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Tough year for incumbents: Nine Michigan legislators tossed out by voters

Jack O’Malley
Rep. Jack O’Malley, R-Lake Ann, was one of three incumbents who lost their reelection bids in the general election and one of nine altogether this cycle. He lost to Grand Traverse County Commissioner Betsy Coffia.

Rep. Jack O’Malley, R-Lake Ann, had the incumbent advantage. But in the new 103rd District, he viewed himself as the underdog.

The northern Michigan Republican, a former radio host who had already served two terms in the Michigan Legislature, was drawn into a district split nearly 50-50 between Republicans and Democrats — and his opponent, Grand Traverse County Commissioner Betsy Coffia, was running a tough, well-funded campaign.


In the end, his incumbency wasn’t enough to put him over the edge. Unofficial results show Coffia won by 765 votes. O’Malley acknowledged he’d come up short, saying he was frustrated by how the redistricting process impacted his and other districts in rural Michigan as well as the statewide successes of Democrats that ultimately impacted his own race.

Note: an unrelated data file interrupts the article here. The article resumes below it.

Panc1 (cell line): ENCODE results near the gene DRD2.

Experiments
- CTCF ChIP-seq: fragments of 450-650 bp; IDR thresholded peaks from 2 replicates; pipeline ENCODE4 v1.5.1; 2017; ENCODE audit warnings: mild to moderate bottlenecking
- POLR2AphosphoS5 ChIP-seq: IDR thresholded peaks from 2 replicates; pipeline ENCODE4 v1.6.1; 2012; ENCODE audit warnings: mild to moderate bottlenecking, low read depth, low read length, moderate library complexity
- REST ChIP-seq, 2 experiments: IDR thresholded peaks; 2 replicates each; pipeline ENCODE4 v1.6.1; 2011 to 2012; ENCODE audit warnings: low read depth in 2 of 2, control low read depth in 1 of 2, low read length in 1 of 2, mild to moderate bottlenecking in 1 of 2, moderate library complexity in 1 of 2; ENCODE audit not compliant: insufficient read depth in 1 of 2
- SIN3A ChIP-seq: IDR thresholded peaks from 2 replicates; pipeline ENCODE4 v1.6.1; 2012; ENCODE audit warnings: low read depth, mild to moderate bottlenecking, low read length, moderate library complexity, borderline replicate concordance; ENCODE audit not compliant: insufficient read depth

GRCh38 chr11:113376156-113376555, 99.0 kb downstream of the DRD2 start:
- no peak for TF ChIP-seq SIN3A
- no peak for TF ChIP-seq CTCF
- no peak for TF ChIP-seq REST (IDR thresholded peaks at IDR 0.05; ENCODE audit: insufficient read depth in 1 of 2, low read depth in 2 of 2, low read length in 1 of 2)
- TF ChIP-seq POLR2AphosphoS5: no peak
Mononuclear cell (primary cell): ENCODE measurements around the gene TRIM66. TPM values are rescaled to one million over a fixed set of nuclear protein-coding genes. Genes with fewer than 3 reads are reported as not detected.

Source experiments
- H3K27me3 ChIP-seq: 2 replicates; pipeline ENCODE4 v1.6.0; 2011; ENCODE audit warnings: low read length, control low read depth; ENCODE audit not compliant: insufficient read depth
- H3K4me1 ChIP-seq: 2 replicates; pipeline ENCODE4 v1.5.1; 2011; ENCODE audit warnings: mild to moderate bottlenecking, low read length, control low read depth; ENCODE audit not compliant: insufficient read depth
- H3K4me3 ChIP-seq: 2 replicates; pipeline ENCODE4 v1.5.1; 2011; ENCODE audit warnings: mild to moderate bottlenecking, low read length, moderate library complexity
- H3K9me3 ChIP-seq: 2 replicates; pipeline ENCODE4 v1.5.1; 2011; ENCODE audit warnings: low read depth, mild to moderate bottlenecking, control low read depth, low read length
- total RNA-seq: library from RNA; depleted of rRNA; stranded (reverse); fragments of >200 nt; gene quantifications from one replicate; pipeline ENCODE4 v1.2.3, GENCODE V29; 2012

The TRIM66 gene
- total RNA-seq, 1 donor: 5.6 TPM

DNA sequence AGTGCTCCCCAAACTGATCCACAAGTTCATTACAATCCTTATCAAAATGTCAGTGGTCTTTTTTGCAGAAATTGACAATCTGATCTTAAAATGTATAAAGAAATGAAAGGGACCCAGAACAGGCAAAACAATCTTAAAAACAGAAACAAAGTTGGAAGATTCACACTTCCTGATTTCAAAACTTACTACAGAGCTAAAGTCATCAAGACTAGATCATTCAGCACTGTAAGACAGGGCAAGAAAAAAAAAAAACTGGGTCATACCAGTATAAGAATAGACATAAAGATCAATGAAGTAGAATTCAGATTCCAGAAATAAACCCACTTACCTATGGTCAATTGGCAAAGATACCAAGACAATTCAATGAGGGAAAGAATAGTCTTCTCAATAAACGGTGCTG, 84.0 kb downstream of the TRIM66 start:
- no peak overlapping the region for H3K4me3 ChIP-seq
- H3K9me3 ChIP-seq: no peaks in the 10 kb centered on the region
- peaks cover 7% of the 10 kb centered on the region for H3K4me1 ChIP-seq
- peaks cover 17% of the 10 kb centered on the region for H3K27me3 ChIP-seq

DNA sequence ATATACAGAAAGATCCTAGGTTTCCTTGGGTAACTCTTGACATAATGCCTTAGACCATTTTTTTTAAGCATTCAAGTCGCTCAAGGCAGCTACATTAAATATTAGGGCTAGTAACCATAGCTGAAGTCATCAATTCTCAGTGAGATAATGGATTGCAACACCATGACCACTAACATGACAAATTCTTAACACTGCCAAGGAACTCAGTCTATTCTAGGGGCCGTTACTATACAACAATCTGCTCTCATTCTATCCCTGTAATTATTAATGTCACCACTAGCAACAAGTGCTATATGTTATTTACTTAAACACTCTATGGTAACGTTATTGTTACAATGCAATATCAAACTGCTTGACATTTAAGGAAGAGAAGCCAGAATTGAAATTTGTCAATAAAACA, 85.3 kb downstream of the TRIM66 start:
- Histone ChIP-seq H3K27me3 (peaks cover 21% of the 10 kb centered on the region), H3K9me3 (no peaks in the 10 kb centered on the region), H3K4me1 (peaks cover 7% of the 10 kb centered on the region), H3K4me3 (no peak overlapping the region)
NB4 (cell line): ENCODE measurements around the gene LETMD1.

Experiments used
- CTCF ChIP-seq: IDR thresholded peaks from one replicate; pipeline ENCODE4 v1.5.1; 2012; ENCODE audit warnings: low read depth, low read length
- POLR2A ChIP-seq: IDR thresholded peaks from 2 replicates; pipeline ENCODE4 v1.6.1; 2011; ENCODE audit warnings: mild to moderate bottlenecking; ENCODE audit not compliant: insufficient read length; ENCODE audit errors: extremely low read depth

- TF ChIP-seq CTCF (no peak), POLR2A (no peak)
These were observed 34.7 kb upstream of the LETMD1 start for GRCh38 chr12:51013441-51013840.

“I'm upset, I’m mad … dang it, I wanted to win because I wanted to do more,” O’Malley said. “But that's not what happened. And so I have to accept that.”

Due to a combination of better-than-expected Democratic performance up and down the ticket and new political maps drawn by an independent redistricting commission last year, O’Malley and state Sen. Mike MacDonald, R-Macomb Township, won’t return to the Legislature. 

Incumbent Democratic Rep. Alex Garza, D-​​Taylor, also lost his bid for another term in the state House to Carleton Republican James DeSana. His new district covering parts of Downriver and Monroe County was more competitive than the one he currently represents and was deemed a target by Republicans.

Counting the six lawmakers who were knocked out of contention during the August primary election, a total of six Republicans and three Democrats ran for reelection and lost this cycle.

Although a higher-than-usual exodus of incumbents is expected in the aftermath of legislative redistricting, the 2022 cycle is above average in terms of incumbent attrition nationally.